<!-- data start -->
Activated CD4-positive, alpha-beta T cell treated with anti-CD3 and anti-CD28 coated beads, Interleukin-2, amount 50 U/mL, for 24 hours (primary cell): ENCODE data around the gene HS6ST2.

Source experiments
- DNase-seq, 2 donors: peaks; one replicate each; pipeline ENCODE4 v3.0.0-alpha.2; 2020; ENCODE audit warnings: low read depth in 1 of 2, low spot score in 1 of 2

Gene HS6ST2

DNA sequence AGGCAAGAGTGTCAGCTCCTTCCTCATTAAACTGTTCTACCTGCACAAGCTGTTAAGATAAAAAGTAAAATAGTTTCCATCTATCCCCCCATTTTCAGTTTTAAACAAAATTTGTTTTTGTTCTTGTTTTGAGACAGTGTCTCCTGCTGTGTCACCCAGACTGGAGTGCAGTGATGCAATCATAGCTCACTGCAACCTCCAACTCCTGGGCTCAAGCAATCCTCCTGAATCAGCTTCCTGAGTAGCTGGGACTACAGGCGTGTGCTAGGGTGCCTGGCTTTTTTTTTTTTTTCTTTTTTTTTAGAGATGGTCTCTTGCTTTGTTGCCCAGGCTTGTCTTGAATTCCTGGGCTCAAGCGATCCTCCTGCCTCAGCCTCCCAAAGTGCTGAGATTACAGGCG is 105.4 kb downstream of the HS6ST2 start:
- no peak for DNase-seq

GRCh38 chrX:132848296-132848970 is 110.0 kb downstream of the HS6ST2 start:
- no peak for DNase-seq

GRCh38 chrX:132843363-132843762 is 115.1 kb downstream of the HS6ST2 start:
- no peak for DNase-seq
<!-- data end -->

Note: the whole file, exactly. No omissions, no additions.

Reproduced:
Activated CD4-positive, alpha-beta T cell treated with anti-CD3 and anti-CD28 coated beads, Interleukin-2, amount 50 U/mL, for 24 hours (primary cell): ENCODE data around the gene HS6ST2.

Source experiments
- DNase-seq, 2 donors: peaks; one replicate each; pipeline ENCODE4 v3.0.0-alpha.2; 2020; ENCODE audit warnings: low read depth in 1 of 2, low spot score in 1 of 2

Gene HS6ST2

DNA sequence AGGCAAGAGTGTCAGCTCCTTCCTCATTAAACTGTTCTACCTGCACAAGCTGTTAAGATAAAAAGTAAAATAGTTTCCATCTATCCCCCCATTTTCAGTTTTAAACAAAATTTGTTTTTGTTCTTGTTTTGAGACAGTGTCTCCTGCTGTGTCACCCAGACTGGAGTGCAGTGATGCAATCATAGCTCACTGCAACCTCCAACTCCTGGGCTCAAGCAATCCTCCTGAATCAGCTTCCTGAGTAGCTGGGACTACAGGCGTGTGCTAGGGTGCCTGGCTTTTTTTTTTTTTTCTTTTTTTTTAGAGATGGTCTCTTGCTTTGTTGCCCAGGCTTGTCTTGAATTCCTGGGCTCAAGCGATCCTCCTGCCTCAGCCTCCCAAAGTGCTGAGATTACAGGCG is 105.4 kb downstream of the HS6ST2 start:
- no peak for DNase-seq

GRCh38 chrX:132848296-132848970 is 110.0 kb downstream of the HS6ST2 start:
- no peak for DNase-seq

GRCh38 chrX:132843363-132843762 is 115.1 kb downstream of the HS6ST2 start:
- no peak for DNase-seq